Teva Nederland is part of one of the largest pharmaceutical groups in the world. It has been using X4Connect for years to great satisfaction for its local automated messaging. X4Connect is the service for standardised, electronic document exchange within ECS International. A big advantage of this is that, besides being convenient, it also reduces the number of steps (and therefore the margin of error) in the shipping process. Teva can rest assured that invoices and orders will always arrive safely at the brokers, thereby ensuring that they can provide patients with medication on time.
According to Teva, they manage "the largest medicine cabinet in the world". Its content is not delivered directly to end users, but to wholesalers such as Brocacef and retailers such as Kruidvat. Hospitals and pharmacies also purchase medicines from Teva through wholesalers.
IT project manager Sander Schreuder states that Teva annually exchanges more than 7,000 messages with external parties using automation. This is done according to the uniform standards of EDI (Electronic Data Interchange). Orders, receipts, invoices, packing slips and so on, are all made in different applications, with their own file formats. EDI ensures that systems speak the same language, as it were, so that they communicate seamlessly with each other. According to Schreuder's colleague Mark Visser (IT applications and project manager) it is "extremely difficult" to set up the connections that are necessary for EDI. "It really is a nightmare. Not only organisationally, but technically too. You run into all kinds of security problems, with different file formats, you name it. You then need to ensure that messages are received and processed correctly. That's not all that easy when systems speak a different language."
Setting up connections, integrating systems and transforming data into the same language is, according to Visser, "work for a real specialist". He is happy to leave this to ECS International, which has a lot of experience with this. "Our core business is to produce and sell medicines, not to connect systems." Schreuder draws a comparison with the telecom world. "If you want to call, you pick up the phone. But to actually get someone on the line, you need a telephone company. They provide the connections." According to him, ECS is also such a connecting party, but one that also interprets. "We talk to ECS through our systems, in our own language. ECS then establishes the connection with our customers and suppliers and ensures that they receive our messages in the language of their choice."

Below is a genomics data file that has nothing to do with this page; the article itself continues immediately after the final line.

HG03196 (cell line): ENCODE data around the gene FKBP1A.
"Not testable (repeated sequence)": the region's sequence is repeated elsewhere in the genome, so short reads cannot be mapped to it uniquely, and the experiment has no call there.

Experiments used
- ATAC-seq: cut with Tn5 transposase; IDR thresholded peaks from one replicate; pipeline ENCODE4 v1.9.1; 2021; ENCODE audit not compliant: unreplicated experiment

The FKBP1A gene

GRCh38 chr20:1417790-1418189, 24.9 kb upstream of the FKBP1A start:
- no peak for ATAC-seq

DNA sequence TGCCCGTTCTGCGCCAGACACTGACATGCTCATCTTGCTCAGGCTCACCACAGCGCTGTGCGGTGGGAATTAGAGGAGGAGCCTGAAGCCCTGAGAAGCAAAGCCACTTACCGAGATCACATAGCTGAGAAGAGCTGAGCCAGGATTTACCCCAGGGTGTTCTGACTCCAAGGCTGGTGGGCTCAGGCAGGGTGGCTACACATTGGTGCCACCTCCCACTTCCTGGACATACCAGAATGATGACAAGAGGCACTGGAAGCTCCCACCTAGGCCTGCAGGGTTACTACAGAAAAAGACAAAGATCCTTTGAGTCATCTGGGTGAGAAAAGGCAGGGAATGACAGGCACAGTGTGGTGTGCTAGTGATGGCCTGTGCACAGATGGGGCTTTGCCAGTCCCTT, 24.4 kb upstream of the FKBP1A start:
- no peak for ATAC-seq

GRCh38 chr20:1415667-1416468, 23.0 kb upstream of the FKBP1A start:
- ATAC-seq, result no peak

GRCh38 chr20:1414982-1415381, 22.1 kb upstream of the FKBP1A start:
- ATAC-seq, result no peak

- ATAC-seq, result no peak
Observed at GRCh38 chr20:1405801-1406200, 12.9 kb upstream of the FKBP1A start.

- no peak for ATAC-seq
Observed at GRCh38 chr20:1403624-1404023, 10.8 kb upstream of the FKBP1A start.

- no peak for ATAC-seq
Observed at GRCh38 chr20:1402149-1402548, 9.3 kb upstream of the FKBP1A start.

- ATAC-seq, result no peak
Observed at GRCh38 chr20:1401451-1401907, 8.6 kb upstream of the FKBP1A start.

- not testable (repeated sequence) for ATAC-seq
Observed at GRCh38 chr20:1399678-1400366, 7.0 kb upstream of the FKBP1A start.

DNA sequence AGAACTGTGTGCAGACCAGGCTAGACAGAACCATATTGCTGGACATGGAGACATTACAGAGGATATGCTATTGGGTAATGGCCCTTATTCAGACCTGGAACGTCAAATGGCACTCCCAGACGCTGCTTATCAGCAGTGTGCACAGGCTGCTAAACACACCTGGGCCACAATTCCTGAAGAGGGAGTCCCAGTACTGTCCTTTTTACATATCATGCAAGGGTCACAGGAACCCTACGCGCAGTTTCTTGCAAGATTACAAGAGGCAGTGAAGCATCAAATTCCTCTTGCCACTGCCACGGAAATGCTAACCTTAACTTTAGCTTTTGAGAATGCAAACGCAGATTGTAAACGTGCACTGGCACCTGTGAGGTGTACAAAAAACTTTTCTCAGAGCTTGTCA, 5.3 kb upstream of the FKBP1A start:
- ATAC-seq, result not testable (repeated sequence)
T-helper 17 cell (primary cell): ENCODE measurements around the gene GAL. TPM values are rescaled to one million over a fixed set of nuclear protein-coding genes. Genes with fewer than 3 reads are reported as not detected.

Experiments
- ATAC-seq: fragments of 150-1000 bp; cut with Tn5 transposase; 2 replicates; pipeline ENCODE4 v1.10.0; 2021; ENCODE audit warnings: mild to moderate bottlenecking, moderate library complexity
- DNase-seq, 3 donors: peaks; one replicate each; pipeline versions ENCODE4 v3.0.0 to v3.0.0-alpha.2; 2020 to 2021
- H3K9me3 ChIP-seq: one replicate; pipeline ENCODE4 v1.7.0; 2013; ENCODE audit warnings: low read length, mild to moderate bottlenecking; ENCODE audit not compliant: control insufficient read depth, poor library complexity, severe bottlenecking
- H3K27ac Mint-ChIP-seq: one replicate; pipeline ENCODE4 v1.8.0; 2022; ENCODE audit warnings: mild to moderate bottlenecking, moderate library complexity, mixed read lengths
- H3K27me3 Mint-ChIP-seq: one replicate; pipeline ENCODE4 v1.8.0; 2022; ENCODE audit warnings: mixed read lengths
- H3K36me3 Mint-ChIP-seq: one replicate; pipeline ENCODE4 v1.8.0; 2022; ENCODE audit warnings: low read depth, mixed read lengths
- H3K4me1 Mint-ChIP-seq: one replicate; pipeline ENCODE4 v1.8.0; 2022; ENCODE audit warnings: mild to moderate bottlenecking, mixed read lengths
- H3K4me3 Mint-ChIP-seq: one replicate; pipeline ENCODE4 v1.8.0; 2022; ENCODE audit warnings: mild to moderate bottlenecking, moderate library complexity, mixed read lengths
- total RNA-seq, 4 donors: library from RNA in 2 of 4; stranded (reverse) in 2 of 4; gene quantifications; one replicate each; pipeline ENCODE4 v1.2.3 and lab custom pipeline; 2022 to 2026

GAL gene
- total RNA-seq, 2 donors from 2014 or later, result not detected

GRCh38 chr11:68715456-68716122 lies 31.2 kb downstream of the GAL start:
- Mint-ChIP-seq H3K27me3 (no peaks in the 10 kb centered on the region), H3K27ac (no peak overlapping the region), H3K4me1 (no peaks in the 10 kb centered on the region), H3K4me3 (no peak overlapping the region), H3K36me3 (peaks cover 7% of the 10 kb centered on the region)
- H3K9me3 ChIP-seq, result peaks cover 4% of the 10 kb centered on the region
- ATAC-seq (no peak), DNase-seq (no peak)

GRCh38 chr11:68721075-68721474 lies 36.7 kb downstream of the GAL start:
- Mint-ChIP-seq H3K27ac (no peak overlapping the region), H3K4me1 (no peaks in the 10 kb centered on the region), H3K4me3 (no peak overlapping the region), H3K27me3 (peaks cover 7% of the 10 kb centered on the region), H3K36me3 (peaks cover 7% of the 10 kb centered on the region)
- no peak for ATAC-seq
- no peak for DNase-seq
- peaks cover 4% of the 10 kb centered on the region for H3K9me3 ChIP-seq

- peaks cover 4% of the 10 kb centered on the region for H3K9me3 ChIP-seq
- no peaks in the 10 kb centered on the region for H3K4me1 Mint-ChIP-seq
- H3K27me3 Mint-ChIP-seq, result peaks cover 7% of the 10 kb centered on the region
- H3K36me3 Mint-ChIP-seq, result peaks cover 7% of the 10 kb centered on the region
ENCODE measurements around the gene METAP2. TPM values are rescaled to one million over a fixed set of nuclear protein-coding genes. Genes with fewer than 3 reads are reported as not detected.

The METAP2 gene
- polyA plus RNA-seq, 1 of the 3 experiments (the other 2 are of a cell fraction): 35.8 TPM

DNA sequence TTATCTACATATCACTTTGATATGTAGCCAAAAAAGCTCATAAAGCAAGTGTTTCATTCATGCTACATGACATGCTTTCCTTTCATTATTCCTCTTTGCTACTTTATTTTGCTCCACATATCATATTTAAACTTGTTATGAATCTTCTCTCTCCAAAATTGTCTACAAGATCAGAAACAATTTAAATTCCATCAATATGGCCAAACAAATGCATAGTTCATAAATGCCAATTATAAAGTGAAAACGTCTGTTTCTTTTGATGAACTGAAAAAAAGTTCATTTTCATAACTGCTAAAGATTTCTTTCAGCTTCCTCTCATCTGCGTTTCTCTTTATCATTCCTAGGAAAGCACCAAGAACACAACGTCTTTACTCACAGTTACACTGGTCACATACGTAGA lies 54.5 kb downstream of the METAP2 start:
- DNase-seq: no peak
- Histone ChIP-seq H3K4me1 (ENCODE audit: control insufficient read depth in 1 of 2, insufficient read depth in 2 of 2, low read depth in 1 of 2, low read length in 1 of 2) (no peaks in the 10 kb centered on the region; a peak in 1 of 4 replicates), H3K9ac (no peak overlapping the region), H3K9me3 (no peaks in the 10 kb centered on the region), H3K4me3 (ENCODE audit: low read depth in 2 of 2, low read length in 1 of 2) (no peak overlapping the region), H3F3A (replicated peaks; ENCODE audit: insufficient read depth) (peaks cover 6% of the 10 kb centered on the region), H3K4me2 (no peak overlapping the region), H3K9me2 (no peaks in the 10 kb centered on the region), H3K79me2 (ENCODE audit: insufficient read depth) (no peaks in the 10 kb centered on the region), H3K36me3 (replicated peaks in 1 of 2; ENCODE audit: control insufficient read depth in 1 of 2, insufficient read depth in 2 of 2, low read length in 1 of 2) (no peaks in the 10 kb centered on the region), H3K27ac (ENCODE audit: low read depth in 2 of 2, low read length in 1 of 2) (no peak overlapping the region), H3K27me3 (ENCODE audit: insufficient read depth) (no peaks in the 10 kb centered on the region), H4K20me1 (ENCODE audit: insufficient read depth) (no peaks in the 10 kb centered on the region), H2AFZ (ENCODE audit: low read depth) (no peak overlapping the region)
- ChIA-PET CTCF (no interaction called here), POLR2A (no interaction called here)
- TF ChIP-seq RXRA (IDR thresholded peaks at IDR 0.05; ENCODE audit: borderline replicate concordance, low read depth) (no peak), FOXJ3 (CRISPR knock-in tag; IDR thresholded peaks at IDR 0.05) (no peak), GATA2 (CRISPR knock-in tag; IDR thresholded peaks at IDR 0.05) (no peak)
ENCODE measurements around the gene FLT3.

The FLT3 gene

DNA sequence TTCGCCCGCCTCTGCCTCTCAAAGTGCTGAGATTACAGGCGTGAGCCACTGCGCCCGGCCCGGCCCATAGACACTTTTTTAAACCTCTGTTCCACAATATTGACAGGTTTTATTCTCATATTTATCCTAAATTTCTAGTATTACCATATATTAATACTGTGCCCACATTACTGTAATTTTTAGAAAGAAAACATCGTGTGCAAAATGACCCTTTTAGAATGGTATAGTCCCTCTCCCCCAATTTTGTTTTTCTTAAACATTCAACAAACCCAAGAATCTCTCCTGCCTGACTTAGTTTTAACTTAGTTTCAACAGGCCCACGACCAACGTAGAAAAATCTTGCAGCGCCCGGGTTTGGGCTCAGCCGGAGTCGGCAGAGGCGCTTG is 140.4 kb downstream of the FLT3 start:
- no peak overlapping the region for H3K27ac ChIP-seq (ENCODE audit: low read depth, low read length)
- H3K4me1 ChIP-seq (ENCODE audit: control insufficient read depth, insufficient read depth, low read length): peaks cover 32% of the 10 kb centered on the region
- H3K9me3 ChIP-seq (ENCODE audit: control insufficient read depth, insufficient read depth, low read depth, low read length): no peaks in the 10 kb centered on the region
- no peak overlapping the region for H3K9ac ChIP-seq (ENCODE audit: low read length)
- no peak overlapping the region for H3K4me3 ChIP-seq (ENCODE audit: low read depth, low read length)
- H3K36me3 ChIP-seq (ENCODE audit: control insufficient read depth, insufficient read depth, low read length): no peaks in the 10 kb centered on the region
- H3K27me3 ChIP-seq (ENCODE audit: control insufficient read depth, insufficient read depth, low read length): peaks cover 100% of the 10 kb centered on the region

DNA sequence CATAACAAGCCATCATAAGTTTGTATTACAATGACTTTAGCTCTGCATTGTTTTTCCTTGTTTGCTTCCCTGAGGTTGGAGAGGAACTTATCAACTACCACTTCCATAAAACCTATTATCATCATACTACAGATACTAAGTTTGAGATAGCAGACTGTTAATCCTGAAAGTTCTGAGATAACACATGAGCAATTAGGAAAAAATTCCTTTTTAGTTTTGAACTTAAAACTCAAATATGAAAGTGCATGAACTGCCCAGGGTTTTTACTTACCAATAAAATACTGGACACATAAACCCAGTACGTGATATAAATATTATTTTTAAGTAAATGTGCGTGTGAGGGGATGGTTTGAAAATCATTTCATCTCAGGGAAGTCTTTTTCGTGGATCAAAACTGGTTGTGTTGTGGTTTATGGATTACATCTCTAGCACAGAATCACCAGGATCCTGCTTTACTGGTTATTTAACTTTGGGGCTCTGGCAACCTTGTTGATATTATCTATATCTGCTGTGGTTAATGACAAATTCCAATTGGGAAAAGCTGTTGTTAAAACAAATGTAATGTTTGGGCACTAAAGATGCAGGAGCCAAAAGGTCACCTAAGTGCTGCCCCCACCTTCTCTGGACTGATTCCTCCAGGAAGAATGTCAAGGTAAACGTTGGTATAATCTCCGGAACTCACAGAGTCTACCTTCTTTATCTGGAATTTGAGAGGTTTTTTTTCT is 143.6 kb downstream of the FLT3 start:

The platform that ECS uses to send, receive and "translate" messages is X4Connect, a managed service that enables reliable and secure data exchange in any format. This provides users with a future-proof solution, because new partners can always be connected to it. Visser mentions that the big advantage of X4Connect is that it enables him to search for and follow messages sent via a portal. "You can also easily make changes or additions there, like by creating a field in which you can enter a prefix." An example of such a prefix is "Van" or "Van der" for a surname.
Being able to track the status of messages is of added value, especially in pharmacy, says Schreuder. "In our industry, it is extremely important that message traffic is well documented. When taking medication, you must be sure that the correct substance has been sent, in the correct quantity. That information really must be correct, it is literally of vital importance." Without X4Connect, according to Schreuder, there would be a great chance that something would go wrong with a shipment. "Then you are dependent on faxes and paper receipts. These have to be rendered suitable for electronic transmission by hand. This is not only time-consuming and inefficient, but also prone to errors. By removing as many of these steps from the process as possible, by automating, you reduce the margin of error. When sending manually, your message may be ignored or you may encounter errors. It is impossible to keep an eye on all of that." The IT managers cite another important reason for not wanting to return to a situation without EDI: large business partners such as Kruidvat only want to exchange documents through this channel. "For example, they require shipping confirmations to be sent in this way," explains Visser.
The two expect that Teva will increasingly use EDI in the future, as more hospitals and pharmacies may start to connect. After all, there are more and more who are discovering the benefits of this fast, efficient and secure way of exchanging data. "We can really recommend this solution to everyone," says Visser. "It is simply great to work with. It is not without reason that Teva works with similar platforms in other regions, such as Scandinavia." According to Visser, the collaboration with ECS International mainly offers practical benefits. "We can leave everything to them. As mentioned, connecting a new partner is extremely difficult, but they arrange it quickly. Of course, it depends on the priority of the new connection, but you can start sending automated messages within a few hours. Otherwise, it is only a matter of a few days. They also offer 24/7 support. Lines are short at ECS, so if there is anything, they solve it quickly."
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